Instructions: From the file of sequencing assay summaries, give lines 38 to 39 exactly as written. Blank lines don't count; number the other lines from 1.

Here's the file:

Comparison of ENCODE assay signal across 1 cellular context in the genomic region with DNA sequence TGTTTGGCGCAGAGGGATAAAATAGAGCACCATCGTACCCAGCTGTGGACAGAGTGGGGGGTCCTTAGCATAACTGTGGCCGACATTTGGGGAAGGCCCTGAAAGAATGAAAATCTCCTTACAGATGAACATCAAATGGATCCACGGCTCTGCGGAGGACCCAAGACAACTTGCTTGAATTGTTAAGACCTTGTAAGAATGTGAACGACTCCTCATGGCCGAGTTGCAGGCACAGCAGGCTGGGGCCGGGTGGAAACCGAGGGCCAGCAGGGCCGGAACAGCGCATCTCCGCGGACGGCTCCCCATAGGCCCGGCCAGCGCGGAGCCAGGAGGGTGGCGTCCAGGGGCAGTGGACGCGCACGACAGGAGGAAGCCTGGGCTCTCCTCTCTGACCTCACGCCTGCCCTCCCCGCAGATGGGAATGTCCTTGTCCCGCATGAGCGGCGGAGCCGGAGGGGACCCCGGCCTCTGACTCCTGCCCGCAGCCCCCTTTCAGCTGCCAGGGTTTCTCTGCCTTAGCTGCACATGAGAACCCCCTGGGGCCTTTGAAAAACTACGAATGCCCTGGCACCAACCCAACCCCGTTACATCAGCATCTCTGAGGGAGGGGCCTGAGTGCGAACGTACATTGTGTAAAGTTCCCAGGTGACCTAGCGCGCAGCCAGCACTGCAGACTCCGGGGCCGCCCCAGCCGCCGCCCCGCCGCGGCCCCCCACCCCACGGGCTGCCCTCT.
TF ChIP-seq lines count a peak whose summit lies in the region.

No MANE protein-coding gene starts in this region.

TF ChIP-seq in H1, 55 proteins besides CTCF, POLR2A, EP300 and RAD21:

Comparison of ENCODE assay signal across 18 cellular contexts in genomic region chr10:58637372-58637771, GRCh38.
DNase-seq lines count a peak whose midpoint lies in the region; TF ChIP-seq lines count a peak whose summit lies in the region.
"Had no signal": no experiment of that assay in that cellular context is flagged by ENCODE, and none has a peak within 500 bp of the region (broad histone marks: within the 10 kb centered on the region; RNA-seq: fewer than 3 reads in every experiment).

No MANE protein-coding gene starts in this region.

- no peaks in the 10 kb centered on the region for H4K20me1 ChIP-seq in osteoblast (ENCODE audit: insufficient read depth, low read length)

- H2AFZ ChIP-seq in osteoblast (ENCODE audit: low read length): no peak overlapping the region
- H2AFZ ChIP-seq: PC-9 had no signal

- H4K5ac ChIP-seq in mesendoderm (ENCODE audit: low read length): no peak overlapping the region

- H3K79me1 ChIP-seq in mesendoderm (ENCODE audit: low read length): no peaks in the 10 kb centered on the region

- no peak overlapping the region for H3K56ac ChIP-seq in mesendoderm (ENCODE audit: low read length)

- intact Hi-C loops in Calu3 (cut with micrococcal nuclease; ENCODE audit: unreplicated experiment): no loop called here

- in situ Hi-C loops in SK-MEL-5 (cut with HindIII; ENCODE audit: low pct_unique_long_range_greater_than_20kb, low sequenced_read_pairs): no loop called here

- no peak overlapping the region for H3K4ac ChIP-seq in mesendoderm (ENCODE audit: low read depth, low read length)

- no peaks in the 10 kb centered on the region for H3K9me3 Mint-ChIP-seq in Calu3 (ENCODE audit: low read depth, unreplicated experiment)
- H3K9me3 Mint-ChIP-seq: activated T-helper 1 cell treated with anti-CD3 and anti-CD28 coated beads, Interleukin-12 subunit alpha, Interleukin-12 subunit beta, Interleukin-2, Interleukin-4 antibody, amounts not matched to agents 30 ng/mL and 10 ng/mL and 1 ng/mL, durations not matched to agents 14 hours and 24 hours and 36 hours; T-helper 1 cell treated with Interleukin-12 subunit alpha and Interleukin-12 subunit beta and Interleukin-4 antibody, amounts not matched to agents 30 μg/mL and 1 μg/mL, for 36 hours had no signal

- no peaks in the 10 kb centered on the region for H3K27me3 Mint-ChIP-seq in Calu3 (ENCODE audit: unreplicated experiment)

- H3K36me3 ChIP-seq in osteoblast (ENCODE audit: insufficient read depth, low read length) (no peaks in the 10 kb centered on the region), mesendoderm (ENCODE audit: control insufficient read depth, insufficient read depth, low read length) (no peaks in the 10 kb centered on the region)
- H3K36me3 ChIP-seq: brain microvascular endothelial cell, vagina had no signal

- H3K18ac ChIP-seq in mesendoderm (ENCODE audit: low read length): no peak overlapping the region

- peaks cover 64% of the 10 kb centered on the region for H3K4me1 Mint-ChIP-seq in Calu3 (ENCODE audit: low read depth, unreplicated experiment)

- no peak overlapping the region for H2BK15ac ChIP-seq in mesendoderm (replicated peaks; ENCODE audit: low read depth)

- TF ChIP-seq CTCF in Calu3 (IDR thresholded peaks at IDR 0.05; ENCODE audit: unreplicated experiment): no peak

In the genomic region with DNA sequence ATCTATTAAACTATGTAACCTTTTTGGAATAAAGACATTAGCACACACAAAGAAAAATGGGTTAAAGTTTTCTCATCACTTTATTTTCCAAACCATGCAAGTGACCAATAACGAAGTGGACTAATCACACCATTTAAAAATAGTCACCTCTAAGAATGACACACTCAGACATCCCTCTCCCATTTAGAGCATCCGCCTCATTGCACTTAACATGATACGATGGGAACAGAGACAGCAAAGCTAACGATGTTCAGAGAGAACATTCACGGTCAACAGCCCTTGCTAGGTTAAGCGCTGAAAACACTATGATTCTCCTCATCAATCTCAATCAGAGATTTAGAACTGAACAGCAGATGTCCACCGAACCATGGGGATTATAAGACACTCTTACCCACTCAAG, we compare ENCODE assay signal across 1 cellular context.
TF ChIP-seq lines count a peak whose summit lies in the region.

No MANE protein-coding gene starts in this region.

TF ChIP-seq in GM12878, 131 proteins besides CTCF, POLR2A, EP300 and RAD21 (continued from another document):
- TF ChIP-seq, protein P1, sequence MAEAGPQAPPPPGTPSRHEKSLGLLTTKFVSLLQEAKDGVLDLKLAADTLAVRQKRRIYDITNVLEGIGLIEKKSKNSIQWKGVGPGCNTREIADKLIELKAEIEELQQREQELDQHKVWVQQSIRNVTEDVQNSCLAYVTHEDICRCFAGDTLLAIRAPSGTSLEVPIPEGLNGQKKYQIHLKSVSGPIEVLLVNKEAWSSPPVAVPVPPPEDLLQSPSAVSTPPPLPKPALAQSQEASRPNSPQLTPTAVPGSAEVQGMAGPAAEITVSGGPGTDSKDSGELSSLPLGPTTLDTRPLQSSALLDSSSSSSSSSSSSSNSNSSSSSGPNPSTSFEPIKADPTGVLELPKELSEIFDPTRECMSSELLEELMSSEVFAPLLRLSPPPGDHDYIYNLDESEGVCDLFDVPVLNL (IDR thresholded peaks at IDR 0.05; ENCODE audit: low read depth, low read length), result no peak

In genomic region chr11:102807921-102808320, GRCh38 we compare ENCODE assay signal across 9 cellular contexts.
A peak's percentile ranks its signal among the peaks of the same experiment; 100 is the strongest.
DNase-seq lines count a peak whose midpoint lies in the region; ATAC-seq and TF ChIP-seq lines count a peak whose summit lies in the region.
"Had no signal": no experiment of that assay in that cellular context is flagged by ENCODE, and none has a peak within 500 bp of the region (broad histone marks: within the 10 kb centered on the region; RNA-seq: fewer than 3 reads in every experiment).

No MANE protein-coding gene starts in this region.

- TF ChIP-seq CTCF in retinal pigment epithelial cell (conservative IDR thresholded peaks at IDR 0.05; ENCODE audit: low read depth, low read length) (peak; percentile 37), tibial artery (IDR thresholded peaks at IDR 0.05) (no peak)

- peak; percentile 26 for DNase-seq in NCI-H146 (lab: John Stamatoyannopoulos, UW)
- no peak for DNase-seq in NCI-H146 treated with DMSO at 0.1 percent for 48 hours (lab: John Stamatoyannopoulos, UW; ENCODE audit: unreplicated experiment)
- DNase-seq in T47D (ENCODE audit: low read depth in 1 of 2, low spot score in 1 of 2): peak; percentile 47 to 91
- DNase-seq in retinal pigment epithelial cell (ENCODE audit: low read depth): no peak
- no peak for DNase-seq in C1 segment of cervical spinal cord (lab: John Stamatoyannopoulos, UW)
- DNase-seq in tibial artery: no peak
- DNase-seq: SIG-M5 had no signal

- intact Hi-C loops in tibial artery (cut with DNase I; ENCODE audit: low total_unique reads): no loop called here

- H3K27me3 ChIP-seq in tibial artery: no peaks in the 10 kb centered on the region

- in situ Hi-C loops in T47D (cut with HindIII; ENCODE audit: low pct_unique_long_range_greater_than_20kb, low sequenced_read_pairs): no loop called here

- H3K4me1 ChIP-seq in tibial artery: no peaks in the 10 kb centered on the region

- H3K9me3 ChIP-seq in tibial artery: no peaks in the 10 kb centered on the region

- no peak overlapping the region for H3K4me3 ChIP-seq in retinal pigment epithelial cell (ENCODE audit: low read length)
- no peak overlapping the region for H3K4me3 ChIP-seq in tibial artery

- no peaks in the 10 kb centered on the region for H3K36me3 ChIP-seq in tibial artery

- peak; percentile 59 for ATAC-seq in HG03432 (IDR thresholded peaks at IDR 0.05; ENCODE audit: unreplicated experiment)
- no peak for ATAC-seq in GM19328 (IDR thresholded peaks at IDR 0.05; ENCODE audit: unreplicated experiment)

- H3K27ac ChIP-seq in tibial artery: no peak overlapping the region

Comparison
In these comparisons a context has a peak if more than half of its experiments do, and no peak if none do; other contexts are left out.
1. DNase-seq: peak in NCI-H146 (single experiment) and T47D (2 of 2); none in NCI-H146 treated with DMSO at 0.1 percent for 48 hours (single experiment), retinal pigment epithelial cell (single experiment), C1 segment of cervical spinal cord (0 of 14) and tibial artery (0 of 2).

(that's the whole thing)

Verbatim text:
- peak; percentile 26 for DNase-seq in NCI-H146 (lab: John Stamatoyannopoulos, UW)
- no peak for DNase-seq in NCI-H146 treated with DMSO at 0.1 percent for 48 hours (lab: John Stamatoyannopoulos, UW; ENCODE audit: unreplicated experiment)